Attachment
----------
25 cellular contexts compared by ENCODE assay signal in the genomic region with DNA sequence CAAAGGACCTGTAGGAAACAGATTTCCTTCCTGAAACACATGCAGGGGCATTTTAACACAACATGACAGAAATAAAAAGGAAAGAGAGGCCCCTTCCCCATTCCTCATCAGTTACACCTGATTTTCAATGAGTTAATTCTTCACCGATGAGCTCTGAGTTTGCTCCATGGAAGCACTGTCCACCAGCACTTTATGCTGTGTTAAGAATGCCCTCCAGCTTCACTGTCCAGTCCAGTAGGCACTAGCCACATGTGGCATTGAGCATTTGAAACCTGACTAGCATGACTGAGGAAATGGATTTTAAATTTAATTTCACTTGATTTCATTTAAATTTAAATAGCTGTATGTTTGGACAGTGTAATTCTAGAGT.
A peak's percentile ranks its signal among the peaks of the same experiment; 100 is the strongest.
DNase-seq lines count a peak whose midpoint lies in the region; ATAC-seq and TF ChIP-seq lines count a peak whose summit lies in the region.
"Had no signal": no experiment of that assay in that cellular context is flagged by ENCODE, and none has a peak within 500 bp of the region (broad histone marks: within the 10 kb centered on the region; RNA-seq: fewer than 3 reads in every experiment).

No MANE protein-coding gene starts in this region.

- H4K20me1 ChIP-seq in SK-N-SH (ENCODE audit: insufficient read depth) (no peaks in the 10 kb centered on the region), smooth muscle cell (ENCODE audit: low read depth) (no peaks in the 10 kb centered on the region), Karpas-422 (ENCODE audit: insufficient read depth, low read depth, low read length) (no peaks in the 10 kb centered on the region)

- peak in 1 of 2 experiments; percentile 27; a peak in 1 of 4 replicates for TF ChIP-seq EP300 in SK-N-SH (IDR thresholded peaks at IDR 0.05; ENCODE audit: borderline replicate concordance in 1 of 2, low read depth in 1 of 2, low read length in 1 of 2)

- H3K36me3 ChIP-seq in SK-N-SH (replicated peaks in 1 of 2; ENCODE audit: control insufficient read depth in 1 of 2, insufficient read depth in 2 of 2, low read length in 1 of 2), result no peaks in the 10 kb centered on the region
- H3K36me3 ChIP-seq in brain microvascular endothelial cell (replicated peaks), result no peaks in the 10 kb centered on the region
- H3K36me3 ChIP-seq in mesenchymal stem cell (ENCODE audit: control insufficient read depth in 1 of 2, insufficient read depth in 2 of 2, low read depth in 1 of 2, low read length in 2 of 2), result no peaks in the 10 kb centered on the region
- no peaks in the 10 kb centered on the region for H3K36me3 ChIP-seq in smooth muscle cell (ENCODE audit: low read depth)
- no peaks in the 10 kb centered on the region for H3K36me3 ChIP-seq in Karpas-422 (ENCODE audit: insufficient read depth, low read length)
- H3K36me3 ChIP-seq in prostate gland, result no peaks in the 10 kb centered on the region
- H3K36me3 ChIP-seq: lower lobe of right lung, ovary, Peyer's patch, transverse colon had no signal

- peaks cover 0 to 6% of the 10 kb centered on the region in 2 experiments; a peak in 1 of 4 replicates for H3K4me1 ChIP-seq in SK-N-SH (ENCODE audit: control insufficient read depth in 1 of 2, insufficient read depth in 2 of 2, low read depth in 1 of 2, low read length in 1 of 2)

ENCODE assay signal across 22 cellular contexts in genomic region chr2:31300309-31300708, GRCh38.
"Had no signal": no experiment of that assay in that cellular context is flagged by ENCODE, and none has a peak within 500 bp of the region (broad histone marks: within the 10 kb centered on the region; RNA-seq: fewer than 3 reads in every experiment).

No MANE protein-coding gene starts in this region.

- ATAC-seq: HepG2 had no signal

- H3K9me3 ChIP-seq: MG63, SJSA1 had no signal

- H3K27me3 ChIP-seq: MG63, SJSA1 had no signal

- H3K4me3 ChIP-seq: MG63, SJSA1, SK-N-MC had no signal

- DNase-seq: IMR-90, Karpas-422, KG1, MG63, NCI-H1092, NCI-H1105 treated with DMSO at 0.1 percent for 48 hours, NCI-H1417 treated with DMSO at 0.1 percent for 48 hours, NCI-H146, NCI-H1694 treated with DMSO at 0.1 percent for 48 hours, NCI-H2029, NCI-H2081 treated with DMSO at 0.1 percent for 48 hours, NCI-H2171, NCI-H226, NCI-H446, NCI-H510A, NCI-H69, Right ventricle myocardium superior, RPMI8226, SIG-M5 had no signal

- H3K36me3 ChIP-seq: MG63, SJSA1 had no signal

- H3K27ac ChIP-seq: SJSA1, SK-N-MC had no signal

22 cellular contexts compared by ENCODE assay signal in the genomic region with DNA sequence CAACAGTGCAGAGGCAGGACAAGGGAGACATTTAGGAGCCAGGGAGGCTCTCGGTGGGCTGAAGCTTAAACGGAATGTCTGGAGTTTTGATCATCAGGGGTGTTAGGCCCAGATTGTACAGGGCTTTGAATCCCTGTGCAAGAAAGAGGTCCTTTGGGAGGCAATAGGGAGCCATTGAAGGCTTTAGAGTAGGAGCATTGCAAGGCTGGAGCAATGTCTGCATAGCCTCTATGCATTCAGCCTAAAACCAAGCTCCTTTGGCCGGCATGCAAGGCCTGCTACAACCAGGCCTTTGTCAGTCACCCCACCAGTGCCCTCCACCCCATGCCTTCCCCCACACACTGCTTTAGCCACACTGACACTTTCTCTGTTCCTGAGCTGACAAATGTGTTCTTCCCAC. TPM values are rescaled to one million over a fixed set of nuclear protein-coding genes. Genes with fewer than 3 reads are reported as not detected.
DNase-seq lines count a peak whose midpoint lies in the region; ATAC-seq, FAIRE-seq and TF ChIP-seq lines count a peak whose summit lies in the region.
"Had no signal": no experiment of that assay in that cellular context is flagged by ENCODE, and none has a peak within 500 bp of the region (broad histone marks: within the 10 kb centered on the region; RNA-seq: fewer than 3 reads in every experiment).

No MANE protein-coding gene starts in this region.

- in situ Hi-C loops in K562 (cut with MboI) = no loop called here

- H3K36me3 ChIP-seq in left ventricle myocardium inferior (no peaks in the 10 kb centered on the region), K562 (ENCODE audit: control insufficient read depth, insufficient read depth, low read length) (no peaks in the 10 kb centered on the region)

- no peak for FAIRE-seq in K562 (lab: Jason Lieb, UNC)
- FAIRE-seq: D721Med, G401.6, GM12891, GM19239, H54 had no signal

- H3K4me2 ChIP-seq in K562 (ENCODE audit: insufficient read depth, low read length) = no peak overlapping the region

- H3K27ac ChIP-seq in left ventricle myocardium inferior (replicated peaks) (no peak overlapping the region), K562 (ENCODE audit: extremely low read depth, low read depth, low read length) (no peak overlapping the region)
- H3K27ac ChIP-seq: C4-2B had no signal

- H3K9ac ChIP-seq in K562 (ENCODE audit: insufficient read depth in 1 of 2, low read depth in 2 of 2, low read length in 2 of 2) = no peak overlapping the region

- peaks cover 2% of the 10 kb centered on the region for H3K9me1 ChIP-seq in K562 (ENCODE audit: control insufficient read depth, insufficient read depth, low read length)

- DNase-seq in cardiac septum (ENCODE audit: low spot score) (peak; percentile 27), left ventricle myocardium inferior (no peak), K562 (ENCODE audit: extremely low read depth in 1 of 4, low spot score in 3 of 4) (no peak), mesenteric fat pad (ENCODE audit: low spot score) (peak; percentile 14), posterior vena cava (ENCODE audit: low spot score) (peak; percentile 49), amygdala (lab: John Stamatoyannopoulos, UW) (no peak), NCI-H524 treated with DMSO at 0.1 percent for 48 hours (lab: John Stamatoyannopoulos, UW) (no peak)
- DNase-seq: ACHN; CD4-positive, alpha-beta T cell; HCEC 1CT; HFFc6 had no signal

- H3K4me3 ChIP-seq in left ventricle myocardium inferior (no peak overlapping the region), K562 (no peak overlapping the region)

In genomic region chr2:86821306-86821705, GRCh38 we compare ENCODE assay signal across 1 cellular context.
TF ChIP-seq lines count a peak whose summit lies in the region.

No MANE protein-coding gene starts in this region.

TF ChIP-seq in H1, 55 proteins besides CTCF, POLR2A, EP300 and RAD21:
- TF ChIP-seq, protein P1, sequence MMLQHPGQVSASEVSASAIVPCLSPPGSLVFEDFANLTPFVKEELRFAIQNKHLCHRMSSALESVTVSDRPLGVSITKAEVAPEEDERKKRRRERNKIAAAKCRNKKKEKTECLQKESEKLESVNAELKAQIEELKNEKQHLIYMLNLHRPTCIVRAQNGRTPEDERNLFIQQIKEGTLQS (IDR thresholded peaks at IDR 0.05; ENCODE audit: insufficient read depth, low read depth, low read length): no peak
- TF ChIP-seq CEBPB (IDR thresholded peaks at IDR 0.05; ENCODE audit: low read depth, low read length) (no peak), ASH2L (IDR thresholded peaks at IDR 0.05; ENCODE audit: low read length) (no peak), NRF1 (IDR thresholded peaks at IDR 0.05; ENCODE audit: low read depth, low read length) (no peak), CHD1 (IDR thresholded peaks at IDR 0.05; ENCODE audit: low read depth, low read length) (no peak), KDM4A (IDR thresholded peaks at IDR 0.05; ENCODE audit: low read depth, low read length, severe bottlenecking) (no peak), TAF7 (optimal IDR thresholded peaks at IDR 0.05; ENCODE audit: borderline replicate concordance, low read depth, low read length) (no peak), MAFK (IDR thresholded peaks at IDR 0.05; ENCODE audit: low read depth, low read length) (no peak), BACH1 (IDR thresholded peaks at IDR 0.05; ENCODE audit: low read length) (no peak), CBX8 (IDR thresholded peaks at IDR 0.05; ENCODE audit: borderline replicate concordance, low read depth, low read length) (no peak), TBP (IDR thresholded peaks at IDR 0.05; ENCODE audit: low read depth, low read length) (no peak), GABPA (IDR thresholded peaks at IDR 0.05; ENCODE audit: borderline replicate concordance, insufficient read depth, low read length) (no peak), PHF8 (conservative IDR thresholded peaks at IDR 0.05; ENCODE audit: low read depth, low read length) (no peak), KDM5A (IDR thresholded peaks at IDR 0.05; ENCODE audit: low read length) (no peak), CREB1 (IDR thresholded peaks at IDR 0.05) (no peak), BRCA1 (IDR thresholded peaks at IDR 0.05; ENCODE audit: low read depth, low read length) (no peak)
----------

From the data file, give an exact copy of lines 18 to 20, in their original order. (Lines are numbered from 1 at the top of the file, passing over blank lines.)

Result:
No MANE protein-coding gene starts in this region.

- ATAC-seq: HepG2 had no signal

- H3K9me3 ChIP-seq: MG63, SJSA1 had no signal